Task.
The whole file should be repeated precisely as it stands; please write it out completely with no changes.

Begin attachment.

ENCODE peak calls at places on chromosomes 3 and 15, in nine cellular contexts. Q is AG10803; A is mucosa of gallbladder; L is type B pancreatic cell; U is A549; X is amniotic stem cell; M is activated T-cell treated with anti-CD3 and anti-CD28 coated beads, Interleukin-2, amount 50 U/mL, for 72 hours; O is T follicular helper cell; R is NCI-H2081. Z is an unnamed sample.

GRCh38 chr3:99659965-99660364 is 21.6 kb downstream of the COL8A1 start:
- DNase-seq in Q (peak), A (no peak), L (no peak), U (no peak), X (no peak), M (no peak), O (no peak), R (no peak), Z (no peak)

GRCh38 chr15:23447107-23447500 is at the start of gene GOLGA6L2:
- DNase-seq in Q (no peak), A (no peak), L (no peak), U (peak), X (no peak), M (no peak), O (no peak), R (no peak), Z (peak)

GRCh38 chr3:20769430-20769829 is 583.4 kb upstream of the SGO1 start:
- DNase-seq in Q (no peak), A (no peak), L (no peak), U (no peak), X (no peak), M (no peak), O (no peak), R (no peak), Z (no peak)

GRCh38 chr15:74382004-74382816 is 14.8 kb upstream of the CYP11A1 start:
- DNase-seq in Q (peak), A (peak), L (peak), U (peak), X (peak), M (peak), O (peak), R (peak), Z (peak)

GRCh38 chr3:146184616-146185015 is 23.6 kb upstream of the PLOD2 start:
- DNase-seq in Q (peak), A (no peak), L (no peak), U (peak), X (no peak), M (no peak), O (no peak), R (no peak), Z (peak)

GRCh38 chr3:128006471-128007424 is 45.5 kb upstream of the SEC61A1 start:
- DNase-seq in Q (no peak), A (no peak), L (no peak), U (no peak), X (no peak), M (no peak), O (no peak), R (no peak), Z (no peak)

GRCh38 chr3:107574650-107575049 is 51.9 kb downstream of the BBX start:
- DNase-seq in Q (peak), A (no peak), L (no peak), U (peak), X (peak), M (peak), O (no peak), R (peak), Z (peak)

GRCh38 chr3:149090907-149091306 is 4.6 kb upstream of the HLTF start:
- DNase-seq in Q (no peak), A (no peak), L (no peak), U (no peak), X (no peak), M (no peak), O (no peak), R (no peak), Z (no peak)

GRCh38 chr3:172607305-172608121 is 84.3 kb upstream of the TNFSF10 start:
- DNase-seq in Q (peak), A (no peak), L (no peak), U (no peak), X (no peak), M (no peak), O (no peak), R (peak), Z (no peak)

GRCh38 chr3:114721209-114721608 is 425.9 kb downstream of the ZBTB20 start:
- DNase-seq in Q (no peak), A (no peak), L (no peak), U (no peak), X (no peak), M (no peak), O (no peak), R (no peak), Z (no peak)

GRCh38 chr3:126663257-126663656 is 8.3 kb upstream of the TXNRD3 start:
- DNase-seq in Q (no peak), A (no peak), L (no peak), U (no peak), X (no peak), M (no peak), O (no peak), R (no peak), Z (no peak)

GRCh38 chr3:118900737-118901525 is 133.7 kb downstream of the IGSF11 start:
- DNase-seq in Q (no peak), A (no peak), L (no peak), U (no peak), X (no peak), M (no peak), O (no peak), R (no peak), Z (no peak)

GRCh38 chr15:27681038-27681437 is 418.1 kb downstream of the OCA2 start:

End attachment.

ENCODE peak calls at places on chromosomes 3 and 15, in nine cellular contexts. Q is AG10803; A is mucosa of gallbladder; L is type B pancreatic cell; U is A549; X is amniotic stem cell; M is activated T-cell treated with anti-CD3 and anti-CD28 coated beads, Interleukin-2, amount 50 U/mL, for 72 hours; O is T follicular helper cell; R is NCI-H2081. Z is an unnamed sample.

GRCh38 chr3:99659965-99660364 is 21.6 kb downstream of the COL8A1 start:
- DNase-seq in Q (peak), A (no peak), L (no peak), U (no peak), X (no peak), M (no peak), O (no peak), R (no peak), Z (no peak)

GRCh38 chr15:23447107-23447500 is at the start of gene GOLGA6L2:
- DNase-seq in Q (no peak), A (no peak), L (no peak), U (peak), X (no peak), M (no peak), O (no peak), R (no peak), Z (peak)

GRCh38 chr3:20769430-20769829 is 583.4 kb upstream of the SGO1 start:
- DNase-seq in Q (no peak), A (no peak), L (no peak), U (no peak), X (no peak), M (no peak), O (no peak), R (no peak), Z (no peak)

GRCh38 chr15:74382004-74382816 is 14.8 kb upstream of the CYP11A1 start:
- DNase-seq in Q (peak), A (peak), L (peak), U (peak), X (peak), M (peak), O (peak), R (peak), Z (peak)

GRCh38 chr3:146184616-146185015 is 23.6 kb upstream of the PLOD2 start:
- DNase-seq in Q (peak), A (no peak), L (no peak), U (peak), X (no peak), M (no peak), O (no peak), R (no peak), Z (peak)

GRCh38 chr3:128006471-128007424 is 45.5 kb upstream of the SEC61A1 start:
- DNase-seq in Q (no peak), A (no peak), L (no peak), U (no peak), X (no peak), M (no peak), O (no peak), R (no peak), Z (no peak)

GRCh38 chr3:107574650-107575049 is 51.9 kb downstream of the BBX start:
- DNase-seq in Q (peak), A (no peak), L (no peak), U (peak), X (peak), M (peak), O (no peak), R (peak), Z (peak)

GRCh38 chr3:149090907-149091306 is 4.6 kb upstream of the HLTF start:
- DNase-seq in Q (no peak), A (no peak), L (no peak), U (no peak), X (no peak), M (no peak), O (no peak), R (no peak), Z (no peak)

GRCh38 chr3:172607305-172608121 is 84.3 kb upstream of the TNFSF10 start:
- DNase-seq in Q (peak), A (no peak), L (no peak), U (no peak), X (no peak), M (no peak), O (no peak), R (peak), Z (no peak)

GRCh38 chr3:114721209-114721608 is 425.9 kb downstream of the ZBTB20 start:
- DNase-seq in Q (no peak), A (no peak), L (no peak), U (no peak), X (no peak), M (no peak), O (no peak), R (no peak), Z (no peak)

GRCh38 chr3:126663257-126663656 is 8.3 kb upstream of the TXNRD3 start:
- DNase-seq in Q (no peak), A (no peak), L (no peak), U (no peak), X (no peak), M (no peak), O (no peak), R (no peak), Z (no peak)

GRCh38 chr3:118900737-118901525 is 133.7 kb downstream of the IGSF11 start:
- DNase-seq in Q (no peak), A (no peak), L (no peak), U (no peak), X (no peak), M (no peak), O (no peak), R (no peak), Z (no peak)

GRCh38 chr15:27681038-27681437 is 418.1 kb downstream of the OCA2 start: